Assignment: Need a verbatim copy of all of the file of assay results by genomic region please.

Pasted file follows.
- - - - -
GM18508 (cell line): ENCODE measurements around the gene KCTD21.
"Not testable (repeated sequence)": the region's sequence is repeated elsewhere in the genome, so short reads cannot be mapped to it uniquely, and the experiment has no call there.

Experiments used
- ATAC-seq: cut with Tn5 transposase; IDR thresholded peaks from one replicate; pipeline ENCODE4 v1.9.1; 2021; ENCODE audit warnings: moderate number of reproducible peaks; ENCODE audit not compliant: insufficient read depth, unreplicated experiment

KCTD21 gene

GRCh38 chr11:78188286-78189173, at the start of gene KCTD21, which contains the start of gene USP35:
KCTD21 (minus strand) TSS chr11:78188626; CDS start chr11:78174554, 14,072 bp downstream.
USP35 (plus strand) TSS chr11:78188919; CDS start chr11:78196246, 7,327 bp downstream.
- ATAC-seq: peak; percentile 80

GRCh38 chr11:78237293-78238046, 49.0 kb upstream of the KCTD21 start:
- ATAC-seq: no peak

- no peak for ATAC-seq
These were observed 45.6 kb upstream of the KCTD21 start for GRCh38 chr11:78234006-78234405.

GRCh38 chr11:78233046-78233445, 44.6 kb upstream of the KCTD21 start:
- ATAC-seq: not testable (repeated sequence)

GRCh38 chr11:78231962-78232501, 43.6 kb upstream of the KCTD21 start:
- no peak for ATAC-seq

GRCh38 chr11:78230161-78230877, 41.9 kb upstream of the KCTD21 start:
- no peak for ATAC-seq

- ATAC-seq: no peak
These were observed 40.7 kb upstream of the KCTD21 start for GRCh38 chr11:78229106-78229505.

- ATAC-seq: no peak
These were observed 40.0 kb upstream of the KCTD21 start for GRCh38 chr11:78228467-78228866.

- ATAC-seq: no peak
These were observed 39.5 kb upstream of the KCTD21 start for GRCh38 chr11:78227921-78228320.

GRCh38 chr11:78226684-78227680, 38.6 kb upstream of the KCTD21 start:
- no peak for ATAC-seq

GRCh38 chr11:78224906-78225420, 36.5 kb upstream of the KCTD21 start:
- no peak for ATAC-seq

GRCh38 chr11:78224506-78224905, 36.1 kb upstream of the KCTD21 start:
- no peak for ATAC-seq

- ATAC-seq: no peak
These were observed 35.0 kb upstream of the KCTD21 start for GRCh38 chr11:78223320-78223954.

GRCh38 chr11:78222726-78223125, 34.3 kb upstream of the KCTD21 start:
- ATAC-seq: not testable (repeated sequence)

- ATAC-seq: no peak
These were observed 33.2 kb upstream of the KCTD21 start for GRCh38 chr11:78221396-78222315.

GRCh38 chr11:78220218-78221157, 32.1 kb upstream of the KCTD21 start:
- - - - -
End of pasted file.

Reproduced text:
GM18508 (cell line): ENCODE measurements around the gene KCTD21.
"Not testable (repeated sequence)": the region's sequence is repeated elsewhere in the genome, so short reads cannot be mapped to it uniquely, and the experiment has no call there.

Experiments used
- ATAC-seq: cut with Tn5 transposase; IDR thresholded peaks from one replicate; pipeline ENCODE4 v1.9.1; 2021; ENCODE audit warnings: moderate number of reproducible peaks; ENCODE audit not compliant: insufficient read depth, unreplicated experiment

KCTD21 gene

GRCh38 chr11:78188286-78189173, at the start of gene KCTD21, which contains the start of gene USP35:
KCTD21 (minus strand) TSS chr11:78188626; CDS start chr11:78174554, 14,072 bp downstream.
USP35 (plus strand) TSS chr11:78188919; CDS start chr11:78196246, 7,327 bp downstream.
- ATAC-seq: peak; percentile 80

GRCh38 chr11:78237293-78238046, 49.0 kb upstream of the KCTD21 start:
- ATAC-seq: no peak

- no peak for ATAC-seq
These were observed 45.6 kb upstream of the KCTD21 start for GRCh38 chr11:78234006-78234405.

GRCh38 chr11:78233046-78233445, 44.6 kb upstream of the KCTD21 start:
- ATAC-seq: not testable (repeated sequence)

GRCh38 chr11:78231962-78232501, 43.6 kb upstream of the KCTD21 start:
- no peak for ATAC-seq

GRCh38 chr11:78230161-78230877, 41.9 kb upstream of the KCTD21 start:
- no peak for ATAC-seq

- ATAC-seq: no peak
These were observed 40.7 kb upstream of the KCTD21 start for GRCh38 chr11:78229106-78229505.

- ATAC-seq: no peak
These were observed 40.0 kb upstream of the KCTD21 start for GRCh38 chr11:78228467-78228866.

- ATAC-seq: no peak
These were observed 39.5 kb upstream of the KCTD21 start for GRCh38 chr11:78227921-78228320.

GRCh38 chr11:78226684-78227680, 38.6 kb upstream of the KCTD21 start:
- no peak for ATAC-seq

GRCh38 chr11:78224906-78225420, 36.5 kb upstream of the KCTD21 start:
- no peak for ATAC-seq

GRCh38 chr11:78224506-78224905, 36.1 kb upstream of the KCTD21 start:
- no peak for ATAC-seq

- ATAC-seq: no peak
These were observed 35.0 kb upstream of the KCTD21 start for GRCh38 chr11:78223320-78223954.

GRCh38 chr11:78222726-78223125, 34.3 kb upstream of the KCTD21 start:
- ATAC-seq: not testable (repeated sequence)

- ATAC-seq: no peak
These were observed 33.2 kb upstream of the KCTD21 start for GRCh38 chr11:78221396-78222315.

GRCh38 chr11:78220218-78221157, 32.1 kb upstream of the KCTD21 start: